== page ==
Friday afternoon, Roger and I are awaiting Gordon and solving the world's problems. Gordon arrives and the world is saved. We stop for gas and head out sometime after six. The ocean is cold, the sky overcast. Roger is recovering, but is not sure about diving, I volunteer to watch over him (after yesterday, I am shadowing someone.) Glacier Bay Dave is circling the hole, so we head to the kagami spot. Gordon is first, followed by Roger and I. Someone has changed the background button, the water is clear, slight Diamond Head current, fish are spawning and feeding almost to the surface. A feeling of ease and comfort floats around my body. Near the anchor, there are a lot of little uku. I am a dog with curious kittens that bound over to play, the fish are too friendly and cute. There is also a sleeping school of weke ula on the bottom, but they too are small. I hear a gun and both Roger and I turn to see Gordon fighting a fish. We go over for leftovers, but the uku have vanished and the only thing is Gordon and his uku in the middle of a ball of excited butterflies. Roger and I head off. We head out to the ledge and Roger turns toward the spirals. We are on a trek, the only fish in sight are two inch sand perch. We get to the spirals, Rog is low on air, and turn to head back. Never got the chance to look around. I am following Dr. Oldandsick and having a heck of a time keeping up as he powers along. I check out a little potter cave and find six or seven lobsters... the sassy buggers might as well have had a calendar hanging outside their home. Oh-oh, better catch up with my never look back partner! We get back to the anchor in no time (down current) and he slows down and begins to stalk fish. Gordon is outside, he has a large MK to add to his trophy list. He takes a long shot and misses. As he heads in, letting his spear drag behind him, the big uku follow the spear laughing to themselves (until Roger takes one out). I have headed past the anchor looking for larger fish, as all I see are little uku, baby mu and sleeping weke ula. We all head up. Gordon cleans fish decompressing, while Roger gives me a long complicated tale about how Gordon's spear lured the fish to him. Gordon gives me just the facts about where the fish were shot and by then it is time to head up to catch the sun set. What timing, the orange ball is slipping behind the Waianae range. We all get in on the sunny side of the boat in hopes of warmth. I pull anchor and we zip home. Three fish bagged, three divers on board... greedy girl graciously accepts generous gift from Gordon. (Sashimi!!) Roger thinks it is his first big uku of the year... good times around the bend.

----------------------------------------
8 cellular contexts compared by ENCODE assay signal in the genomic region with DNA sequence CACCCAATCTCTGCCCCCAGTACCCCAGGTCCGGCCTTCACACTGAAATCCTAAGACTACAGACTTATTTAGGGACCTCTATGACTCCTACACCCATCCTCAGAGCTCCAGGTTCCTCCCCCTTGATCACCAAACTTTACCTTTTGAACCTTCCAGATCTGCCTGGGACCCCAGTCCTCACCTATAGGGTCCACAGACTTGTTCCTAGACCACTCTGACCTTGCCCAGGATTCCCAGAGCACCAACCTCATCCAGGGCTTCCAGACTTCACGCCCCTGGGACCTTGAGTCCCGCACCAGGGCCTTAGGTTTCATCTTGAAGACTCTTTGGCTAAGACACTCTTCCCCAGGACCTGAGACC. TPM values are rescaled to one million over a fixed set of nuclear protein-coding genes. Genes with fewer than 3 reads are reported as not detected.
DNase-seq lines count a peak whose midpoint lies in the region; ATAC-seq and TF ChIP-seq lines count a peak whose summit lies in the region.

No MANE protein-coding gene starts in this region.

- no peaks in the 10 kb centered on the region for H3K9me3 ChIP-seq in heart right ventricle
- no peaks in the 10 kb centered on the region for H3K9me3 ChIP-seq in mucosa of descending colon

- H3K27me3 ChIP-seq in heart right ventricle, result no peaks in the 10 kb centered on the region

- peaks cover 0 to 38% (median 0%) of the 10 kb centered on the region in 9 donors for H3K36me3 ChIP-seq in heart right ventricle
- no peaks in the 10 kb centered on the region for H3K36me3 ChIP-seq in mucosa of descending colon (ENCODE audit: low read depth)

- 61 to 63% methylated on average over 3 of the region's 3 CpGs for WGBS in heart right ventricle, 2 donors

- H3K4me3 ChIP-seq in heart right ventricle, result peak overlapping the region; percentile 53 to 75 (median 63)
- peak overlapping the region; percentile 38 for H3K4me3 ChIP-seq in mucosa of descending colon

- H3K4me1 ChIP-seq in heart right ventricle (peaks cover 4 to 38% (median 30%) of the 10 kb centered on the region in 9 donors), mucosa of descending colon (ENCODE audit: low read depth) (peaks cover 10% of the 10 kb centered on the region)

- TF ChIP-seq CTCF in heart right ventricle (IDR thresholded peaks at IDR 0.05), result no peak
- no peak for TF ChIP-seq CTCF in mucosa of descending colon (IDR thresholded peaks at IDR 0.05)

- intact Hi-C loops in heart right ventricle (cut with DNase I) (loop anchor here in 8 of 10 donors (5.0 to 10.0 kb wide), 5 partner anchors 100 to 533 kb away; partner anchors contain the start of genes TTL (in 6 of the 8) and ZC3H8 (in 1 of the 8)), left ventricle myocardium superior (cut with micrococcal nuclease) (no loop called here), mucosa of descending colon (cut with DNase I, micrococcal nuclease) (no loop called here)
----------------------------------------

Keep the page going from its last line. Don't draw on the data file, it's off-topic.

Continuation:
dive 110

Sunday morning, off to be boat captain, wonder if I should bring a book to read for a four hour decompression. Remember Roger just bought a new GPS for me to play with... plenty to do. Get there early enough to install a new bilge pump switch. (Cut myself but quickly manage to seal the wound with Marine Sealant 101 White.) Rich arrives a little late, having taken both H3 and Likelike. He picked up Joe and they have their usual truck load of tanks. Richard only having forgotten one important piece; fortunately, he had forgotten it on the boat the week before. Actually he could have been planning ahead. Rich wants to head for Koko head, but by the time we pass Diamond Head (I stop and mark every buoy on the GPS), we figure somewhere off of Fantasy will be fine. We will just try to find a nice looking drop in the 250-300' range. The water is clear but the ocean is rough and finding them after 25 minutes is going to be tough (the main reason we got the new GPS). There are all kinds of plans made. They will deploy large sausage number one; I will circle same; they will deploy sausage number two; I will send down another tank for Joe to decompress with; they will decompress for another couple of hours. Joe gears up while Rich marks the spot. They are over the side and I hit the man overboard button just to work on my rescue skills. The yellow turtle and the black box sink into the wild blue yonder. I play with my line ups and find they work well. Find I have a clock in the GPS so I can be real exact about dive times. It takes me a long time to idle upwind and I figure that the current is going Diamond Head and down wind... good deal, an easier pick up. Just looking around, I know I will be lucky to see the floats and regret that they aren't pulling a line. My cuts on my hand really sting and I realize that the boat is grounded as I am getting voltage off of every piece of metal that I touch (like the wheel!). 20 minutes... I figure a half mile away is a good guess (won't it be cool if I am right on their heads?)... 30 minutes... OK, the floats are up, keep looking. Like the little mouse that I am, I keep returning to where I last saw them. It is hard for me to leave ground zero and I keep going back and forth. I briefly think about heading to what I am sure is up current, give it one quick pass and go back to my same search pattern. OK, 1 hour, time to take out Joe's cellular and call for help, fuck the wives, Roger and Gordon are bringing out the Mo'o. Joe's phone turns out to be a pager! OK, out comes the VHF, so it hasn't been used since Roger put the boat in the water, we got it to work then. "Hello hello, is anybody out there?" "Loud and clear ma'am, this is the US Coast Guard in Honolulu." We run through the endless list of unrelated questions and I convince them in a very short time that I am an absolute idiot.

USCG: "It has been 1 hour 10 minutes since start of dive; diver should be out of air. Correct? Over."